by Rosanna Chipkin
Remember plum-bobs and tumble kits? If you do, you will definitely remember having to search for a landline to use on-site when you needed to call your dispatcher or running long extension cords just to drill a few holes. Whether it be laser levels, combustion analyzers, cordless drills or smartphones, each new technological development has not only made a technician’s life on-site easier, it has made their day entirely more efficient and this translates directly into increased work volume and revenue for a mechanical contractor. Overall, technology has elevated and redefined people’s expectations and this, coupled with a competitive economy, means that any mechanical contractor worth their salt better be willing to embrace and utilize this new tech if they want to remain a real contender in the commercial HVAC game.
Smartphones and Tablets
Ask any journeyman what piece of technology has changed their working lives the most and it is fairly likely that they will tell you it has been the advent of smartphones and tablets. This may seem like old news, but these tools are the driving force behind the changing HVAC landscape and making sure your technicians are outfitted with quality, reliable products is now essential to keeping operations moving at a competitive pace. With the swipe of a screen, air conditioning mechanics, plumbers and gas fitters alike have access to a wealth of knowledge and resources that often far exceeds that of any company’s staff experience combined. There are countless blogs discussing potential problems and workarounds for pieces of equipment, videos demonstrating troubleshooting procedures and installs and apps like Refrigerant Slider and HVAC Buddy that will help simplify diagnostics procedures on-site. This kind of crowdsourcing of information has proven so valuable that even NASA is experimenting with ways to do it. On top of this, these devices allow technicians to instantly relay information, pictures and videos back to their office counterparts which can greatly reduce turnaround times in getting quotations and recommendations out the door to customers. In an industry where urgency often applies, being able to provide such a rapid response can be the very thing that makes the sale, as it demonstrates that you are invested in your customer’s needs.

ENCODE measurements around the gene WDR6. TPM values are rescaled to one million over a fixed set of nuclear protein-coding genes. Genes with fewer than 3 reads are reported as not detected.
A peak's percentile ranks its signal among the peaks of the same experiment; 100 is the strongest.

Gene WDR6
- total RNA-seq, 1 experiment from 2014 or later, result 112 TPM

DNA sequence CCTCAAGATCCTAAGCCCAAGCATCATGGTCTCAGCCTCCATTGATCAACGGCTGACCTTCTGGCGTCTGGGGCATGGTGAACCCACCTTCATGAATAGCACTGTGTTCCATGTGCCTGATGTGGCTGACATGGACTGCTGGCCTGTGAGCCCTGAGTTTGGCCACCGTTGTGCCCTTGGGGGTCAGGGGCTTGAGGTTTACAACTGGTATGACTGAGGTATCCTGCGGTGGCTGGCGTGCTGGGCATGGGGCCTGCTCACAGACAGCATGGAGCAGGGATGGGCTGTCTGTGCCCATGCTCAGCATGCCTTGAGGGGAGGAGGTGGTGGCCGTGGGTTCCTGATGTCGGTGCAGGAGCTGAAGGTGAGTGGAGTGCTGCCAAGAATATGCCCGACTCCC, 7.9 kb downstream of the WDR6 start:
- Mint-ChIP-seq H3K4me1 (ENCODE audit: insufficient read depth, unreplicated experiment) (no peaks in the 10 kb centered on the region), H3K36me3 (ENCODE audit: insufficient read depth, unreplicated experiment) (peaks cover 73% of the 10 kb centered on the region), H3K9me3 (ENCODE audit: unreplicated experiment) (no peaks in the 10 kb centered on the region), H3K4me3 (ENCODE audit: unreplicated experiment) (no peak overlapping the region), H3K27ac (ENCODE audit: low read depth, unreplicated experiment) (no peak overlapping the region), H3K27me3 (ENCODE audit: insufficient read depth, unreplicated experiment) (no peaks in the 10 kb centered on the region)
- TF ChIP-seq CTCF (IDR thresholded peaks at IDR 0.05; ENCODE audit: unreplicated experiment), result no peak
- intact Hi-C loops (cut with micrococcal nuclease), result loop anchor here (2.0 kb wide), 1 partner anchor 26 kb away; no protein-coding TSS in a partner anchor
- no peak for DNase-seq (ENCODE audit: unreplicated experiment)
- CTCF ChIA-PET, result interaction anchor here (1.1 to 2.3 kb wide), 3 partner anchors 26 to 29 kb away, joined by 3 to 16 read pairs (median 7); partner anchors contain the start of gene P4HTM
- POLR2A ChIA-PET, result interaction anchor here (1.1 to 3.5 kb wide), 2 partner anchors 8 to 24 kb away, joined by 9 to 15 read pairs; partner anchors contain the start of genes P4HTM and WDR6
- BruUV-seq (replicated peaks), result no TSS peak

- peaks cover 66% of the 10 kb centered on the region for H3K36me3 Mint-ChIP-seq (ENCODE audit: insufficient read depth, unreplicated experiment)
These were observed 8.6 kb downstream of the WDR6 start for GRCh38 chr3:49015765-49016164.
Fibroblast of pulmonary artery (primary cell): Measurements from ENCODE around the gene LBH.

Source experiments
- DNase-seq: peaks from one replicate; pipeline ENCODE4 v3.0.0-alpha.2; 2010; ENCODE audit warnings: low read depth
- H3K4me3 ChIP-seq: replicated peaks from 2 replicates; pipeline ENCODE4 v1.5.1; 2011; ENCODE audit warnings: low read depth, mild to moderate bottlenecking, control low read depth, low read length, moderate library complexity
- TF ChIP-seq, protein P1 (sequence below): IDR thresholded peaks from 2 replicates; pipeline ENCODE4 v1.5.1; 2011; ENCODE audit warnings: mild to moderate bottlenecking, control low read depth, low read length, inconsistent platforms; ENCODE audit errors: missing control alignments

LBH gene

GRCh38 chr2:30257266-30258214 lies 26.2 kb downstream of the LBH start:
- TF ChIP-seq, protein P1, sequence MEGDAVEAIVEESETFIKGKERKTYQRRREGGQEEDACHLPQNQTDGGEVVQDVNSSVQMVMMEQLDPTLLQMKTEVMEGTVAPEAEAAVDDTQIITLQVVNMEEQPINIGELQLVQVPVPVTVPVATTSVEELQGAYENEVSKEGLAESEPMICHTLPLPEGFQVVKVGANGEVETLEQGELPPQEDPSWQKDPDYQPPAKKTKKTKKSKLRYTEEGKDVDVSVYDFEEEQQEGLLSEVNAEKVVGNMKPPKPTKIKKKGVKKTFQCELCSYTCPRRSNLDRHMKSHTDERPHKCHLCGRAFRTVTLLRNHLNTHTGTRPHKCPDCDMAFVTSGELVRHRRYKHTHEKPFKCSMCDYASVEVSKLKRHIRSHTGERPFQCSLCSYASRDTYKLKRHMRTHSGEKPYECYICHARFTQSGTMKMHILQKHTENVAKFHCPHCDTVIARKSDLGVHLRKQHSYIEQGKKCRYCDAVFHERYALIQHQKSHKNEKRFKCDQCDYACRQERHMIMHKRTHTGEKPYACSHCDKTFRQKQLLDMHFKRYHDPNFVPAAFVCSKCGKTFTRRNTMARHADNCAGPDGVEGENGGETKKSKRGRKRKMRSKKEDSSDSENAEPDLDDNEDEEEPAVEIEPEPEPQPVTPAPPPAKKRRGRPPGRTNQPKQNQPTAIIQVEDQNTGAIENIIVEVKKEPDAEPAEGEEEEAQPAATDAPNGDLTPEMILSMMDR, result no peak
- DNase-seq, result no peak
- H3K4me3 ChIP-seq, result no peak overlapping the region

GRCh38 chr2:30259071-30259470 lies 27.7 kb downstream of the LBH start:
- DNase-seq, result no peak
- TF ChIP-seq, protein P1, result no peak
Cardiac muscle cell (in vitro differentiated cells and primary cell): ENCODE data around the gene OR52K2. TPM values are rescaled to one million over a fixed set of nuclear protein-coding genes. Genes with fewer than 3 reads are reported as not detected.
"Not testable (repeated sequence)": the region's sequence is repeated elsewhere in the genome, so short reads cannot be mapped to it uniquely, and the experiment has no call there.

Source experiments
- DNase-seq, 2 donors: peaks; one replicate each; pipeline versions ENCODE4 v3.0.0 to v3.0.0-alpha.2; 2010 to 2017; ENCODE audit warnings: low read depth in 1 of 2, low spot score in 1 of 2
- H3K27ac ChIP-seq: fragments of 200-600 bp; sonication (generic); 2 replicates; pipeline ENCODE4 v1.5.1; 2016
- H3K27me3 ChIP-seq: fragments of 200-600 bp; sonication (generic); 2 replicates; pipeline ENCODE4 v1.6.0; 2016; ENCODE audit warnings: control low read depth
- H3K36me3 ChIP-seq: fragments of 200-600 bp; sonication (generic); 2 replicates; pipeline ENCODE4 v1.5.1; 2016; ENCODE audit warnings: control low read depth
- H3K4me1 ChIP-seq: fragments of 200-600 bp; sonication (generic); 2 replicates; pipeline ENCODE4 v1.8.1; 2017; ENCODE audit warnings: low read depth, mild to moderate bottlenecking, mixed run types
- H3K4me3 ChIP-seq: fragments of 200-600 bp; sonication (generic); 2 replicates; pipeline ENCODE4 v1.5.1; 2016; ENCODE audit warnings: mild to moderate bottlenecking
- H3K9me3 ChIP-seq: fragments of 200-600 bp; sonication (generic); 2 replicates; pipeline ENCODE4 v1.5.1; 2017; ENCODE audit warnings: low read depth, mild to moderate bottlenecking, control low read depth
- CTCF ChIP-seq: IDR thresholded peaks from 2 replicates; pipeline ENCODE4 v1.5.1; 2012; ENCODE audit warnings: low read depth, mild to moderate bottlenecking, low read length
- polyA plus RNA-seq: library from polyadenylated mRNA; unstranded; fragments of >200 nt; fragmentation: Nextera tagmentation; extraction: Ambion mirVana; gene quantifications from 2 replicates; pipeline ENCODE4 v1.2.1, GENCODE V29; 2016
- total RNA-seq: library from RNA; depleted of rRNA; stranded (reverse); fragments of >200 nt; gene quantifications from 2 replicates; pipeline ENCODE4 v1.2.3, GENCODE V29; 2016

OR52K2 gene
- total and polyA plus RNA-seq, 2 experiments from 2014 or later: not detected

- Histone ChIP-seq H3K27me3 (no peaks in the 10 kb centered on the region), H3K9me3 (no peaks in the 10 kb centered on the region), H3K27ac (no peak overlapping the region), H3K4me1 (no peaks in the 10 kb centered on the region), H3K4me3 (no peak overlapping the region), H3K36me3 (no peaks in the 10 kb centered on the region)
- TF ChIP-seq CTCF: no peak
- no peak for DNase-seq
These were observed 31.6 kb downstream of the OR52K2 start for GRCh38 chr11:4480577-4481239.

While smartphones and tablets are analogous in many ways, arming technicians with both is never a bad idea. Having a larger screen on which to view manuals and mechanical drawings can be the difference between a job getting done in one day or a return visit being required. Depending on what kind of database that is used in the office, you can also develop digital work orders for technicians to fill out that can instantly be accessed by internal staff when a customer calls with a question about their service. Depending on the size of the company, purchasing smartphones and tablets for all technicians could be a major expense. However, they are quickly becoming indispensable tools of the trade so, if you haven’t already, it is time to take the plunge.
According to a study by Software Advice, a customer who is left waiting for an hour or more is about 36 per cent less likely to rehire a contractor than one who shows up on time. Installing GPS in your fleet of trucks can not only help you provide customers with more accurate arrival times by way of their built-in traffic monitors, they can also help allocate labour more efficiently and assist with staff accountability. A dispatcher’s work can be unrelenting, but having GPS-enabled trucks can offer them a life preserver on those days when the phone never seems to stop ringing. With a quick glance, they can assess which technicians are closest to site, who is most likely to be available first and which have the right skills and equipment to get the job done properly the first time.
After a quick call to the technician to confirm they can attend, the work order details and customer contact information can be instantly sent to their trucks so that when they get in, all they have to do is turn on the engine and hit “route drive” to get underway. If technicians find they need a part that they are not already carrying with them, they can also quickly find nearby wholesaler locations that can be preprogrammed in. Finally, all throughout the day a GPS system will track technician’s driving speeds, fuel usage, locations and when they arrived at and left any given site. All of this allows an owner to assess strengths and weaknesses within their team and rectify any recurring problems that are adversely affecting customer service. Whether it be more efficient dispatching, reduced wait times for customers or savings in fuel costs, a GPS system is one technological tool that is proven to reduce overhead and keep businesses running efficiently.
One quick note however, it is vital that you involve your staff in decisions to implement GPS tracking in your fleet. Taking the time at the outset to highlight that it is as much a tool for them as it is for you in keeping them accountable will make the entire implementation process much smoother. Your technicians are the service you sell, so taking the time to hear their concerns before a decision is made will not only demonstrate you value their opinions, it will help ensure successful uptake of this new technology when it is implemented.
Rosanna Chipkin has spent the last 9 years working as a Sales Representative for Gordon Latham Limited; a commercial mechanical contractor based out of Vancouver, BC.